At the very beginning of San Diego, in the early days of Spanish and Mexican settlers, adobe was the small town’s primary building material. Primitive bricks–or blocks–were made by simply mixing mud and straw together. The mixture was then shaped using wooden forms, then left to dry in the sun for a month or so. The resulting adobe blocks were used to build walls that in our arid climate were remarkably sturdy and insulating.

During past visits to Old Town, I’ve seen people working in this same spot demonstrating the making of adobe. Over time, that wall in a couple of my photos has slowly grown.

I was told by one friendly gentleman that eventually this grassy spot will be used for a Native American Kumeyaay exhibit, and a more permanent demonstration adobe structure will be built inside the fenced area near Old Town’s Blacksmith Shop.

I live in downtown San Diego and love to walk around with my camera! You can follow Cool San Diego Sights via Facebook or Twitter!

You can easily explore Cool San Diego Sights by using the search box on my blog’s sidebar. Or click a tag! There are thousands upon thousands of photos for you to enjoy!

The beauty of winter trees by the river.

It’s winter. Many trees along the San Diego River have shed their leaves. Except for a few clinging brown leaves, most of the cottonwoods and sycamores are bare.

I aimed my camera upward this morning in Mission Valley, as I walked down the river path between the Rio Vista trolley station and Mission Center Road. Even in winter, the trees are very beautiful.

(Can you find a tiny moon in one photograph?)

I live in downtown San Diego and love to walk around with my camera! You can follow Cool San Diego Sights via Facebook or Twitter!

Views of bright buildings from Pantoja Park.

On a clear morning, viewed from Pantoja Park, many of the highest buildings in downtown San Diego shine brightly. Particularly those that rise north and northwest of the park.

These photos that I took today provide a glimpse.

If you’d like to learn a little more about Pantoja Park and its statue of Benito Juarez, a gift from the Mexican government, you can visit one of my earlier blog posts here.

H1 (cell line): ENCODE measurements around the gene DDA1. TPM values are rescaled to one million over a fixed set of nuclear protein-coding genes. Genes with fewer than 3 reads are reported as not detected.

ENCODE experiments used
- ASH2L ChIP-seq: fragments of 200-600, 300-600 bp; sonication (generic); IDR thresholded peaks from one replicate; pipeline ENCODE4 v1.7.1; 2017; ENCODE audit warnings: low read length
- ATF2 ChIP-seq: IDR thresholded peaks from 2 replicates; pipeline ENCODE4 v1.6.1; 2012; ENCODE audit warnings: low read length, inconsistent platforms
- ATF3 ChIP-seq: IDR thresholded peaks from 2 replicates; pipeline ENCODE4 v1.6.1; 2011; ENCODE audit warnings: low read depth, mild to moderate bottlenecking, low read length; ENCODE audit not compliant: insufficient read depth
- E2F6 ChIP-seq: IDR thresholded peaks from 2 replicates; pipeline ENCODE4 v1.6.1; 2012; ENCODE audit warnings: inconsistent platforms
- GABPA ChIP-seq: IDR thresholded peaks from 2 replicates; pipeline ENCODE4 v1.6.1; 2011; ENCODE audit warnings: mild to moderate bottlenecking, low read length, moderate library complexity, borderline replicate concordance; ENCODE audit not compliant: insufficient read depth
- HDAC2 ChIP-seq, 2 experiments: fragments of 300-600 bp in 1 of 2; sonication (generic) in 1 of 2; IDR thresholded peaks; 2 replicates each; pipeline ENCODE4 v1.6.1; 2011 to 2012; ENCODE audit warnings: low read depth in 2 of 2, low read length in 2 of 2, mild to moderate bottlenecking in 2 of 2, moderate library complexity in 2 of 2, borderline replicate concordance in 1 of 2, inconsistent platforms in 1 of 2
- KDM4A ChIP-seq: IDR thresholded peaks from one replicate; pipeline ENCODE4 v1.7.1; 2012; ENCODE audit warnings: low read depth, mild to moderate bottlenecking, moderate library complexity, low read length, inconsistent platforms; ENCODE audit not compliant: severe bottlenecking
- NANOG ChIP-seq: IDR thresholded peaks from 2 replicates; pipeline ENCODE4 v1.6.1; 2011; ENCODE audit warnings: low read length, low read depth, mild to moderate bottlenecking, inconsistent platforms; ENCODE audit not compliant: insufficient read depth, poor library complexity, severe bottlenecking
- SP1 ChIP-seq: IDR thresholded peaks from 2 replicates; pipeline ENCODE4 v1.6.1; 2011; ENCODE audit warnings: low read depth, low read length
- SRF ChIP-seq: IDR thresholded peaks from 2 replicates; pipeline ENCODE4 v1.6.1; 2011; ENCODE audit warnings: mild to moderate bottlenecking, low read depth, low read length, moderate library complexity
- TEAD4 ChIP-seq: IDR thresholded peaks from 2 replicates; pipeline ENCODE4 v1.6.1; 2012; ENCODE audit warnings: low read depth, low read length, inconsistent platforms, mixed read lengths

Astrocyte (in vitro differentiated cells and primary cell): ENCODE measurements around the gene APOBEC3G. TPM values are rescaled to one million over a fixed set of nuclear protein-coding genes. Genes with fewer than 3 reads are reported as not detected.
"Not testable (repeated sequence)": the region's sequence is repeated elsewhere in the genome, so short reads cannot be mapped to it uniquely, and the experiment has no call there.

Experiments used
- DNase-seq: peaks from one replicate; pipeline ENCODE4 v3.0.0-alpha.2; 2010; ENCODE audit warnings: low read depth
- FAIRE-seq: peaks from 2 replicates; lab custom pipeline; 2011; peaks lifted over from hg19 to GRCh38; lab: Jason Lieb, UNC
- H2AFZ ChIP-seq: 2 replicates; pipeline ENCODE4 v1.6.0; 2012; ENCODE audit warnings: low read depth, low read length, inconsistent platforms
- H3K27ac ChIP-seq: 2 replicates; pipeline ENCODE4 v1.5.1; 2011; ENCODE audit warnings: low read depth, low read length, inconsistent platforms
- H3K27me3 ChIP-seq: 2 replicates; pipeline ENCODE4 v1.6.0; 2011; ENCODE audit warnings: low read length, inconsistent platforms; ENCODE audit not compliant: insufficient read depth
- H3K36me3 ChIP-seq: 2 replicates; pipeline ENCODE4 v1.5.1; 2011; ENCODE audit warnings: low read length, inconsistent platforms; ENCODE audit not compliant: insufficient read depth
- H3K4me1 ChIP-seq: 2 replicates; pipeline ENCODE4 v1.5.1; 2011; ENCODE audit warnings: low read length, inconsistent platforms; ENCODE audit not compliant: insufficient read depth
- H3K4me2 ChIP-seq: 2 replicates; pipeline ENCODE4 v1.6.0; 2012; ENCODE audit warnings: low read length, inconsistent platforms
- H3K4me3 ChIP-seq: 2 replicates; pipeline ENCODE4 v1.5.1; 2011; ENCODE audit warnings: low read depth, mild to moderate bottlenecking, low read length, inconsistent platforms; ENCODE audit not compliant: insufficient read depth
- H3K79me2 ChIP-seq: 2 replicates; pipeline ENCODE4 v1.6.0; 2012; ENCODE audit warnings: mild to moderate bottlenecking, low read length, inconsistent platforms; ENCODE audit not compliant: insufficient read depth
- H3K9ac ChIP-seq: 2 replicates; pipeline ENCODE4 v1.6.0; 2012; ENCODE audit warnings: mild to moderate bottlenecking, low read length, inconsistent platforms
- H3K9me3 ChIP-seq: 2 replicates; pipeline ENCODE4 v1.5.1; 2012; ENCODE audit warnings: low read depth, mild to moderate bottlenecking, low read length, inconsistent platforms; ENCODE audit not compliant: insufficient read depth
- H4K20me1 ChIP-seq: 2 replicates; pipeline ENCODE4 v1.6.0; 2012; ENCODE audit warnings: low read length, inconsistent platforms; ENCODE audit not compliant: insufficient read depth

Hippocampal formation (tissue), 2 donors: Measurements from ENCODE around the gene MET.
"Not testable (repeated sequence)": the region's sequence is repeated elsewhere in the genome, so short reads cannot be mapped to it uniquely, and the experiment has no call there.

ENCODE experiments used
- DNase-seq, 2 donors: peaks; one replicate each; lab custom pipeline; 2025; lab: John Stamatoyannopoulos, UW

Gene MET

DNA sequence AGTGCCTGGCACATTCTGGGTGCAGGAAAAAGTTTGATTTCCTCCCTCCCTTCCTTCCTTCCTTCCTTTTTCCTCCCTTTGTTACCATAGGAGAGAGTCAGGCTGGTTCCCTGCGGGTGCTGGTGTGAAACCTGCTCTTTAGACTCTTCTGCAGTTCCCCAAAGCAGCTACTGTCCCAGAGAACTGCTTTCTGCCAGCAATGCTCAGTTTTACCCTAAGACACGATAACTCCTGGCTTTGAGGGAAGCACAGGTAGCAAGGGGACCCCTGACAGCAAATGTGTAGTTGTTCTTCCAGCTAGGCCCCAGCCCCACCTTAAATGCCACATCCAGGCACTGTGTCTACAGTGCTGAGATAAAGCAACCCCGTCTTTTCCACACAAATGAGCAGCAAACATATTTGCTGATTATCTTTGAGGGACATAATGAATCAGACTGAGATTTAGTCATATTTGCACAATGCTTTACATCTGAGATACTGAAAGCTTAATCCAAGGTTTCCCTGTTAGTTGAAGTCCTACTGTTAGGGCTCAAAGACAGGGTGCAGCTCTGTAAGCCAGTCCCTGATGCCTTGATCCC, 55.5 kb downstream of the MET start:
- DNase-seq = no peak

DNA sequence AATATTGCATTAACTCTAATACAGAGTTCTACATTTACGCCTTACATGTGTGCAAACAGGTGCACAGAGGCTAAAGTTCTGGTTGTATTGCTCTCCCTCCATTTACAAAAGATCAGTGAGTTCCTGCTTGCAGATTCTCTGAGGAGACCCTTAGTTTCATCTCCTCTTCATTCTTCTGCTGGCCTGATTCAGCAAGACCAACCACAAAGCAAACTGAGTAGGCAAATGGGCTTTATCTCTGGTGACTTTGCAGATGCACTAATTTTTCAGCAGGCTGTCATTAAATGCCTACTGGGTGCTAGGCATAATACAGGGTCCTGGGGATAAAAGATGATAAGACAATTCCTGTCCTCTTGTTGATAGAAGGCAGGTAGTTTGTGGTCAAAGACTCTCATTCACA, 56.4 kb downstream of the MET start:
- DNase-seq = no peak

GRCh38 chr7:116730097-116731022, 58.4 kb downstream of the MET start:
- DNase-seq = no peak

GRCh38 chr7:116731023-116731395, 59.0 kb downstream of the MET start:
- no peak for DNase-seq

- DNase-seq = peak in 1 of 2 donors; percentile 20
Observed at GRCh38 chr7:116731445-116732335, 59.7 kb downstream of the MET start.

I live in downtown San Diego and love to walk around with my camera! You can follow Cool San Diego Sights via Facebook or Twitter!

Cool art at Nozaru Ramen Bar!

I love this cool artwork out on the sidewalk in front of Nozaru Ramen Bar in Normal Heights!

Makes me want to eat there!

I live in downtown San Diego and love to walk around with my camera! You can follow Cool San Diego Sights via Facebook or Twitter!

Funny cats, coffee, books and a teacup!

This black cat likes drinking lattes.
This black cat likes drinking lattes.

Check out these photos of fun street art on Adams Avenue in Normal Heights. A small electrical box just east of the Normal Heights landmark sign is painted with three funny cats.

They are drinking coffee, reading books, or sitting in a teacup!

Coffee. Cats. Books. Sometimes the answers to life's troubles are quite simple.
Coffee. Cats. Books. Sometimes the answers to life’s troubles are quite simple.
Cat in armchair reads Of Mice and Men. On the shelves are Cat's Cradle, The Cat in the Hat, Puss in Boots, Cat on a Hot Tin Roof...
Cat in a comfy armchair reads Of Mice and Men. Books on the nearby shelves include Cat’s Cradle, The Cat in the Hat, Puss in Boots, Cat on a Hot Tin Roof…
This kitten likes oolong tea.
This kitten in a teacup must like oolong tea!

I live in downtown San Diego and love to walk around with my camera! You can follow Cool San Diego Sights via Facebook or Twitter!

You can easily explore Cool San Diego Sights by using the search box on my blog’s sidebar. Or click a tag! There are thousands upon thousands of photos for you to enjoy!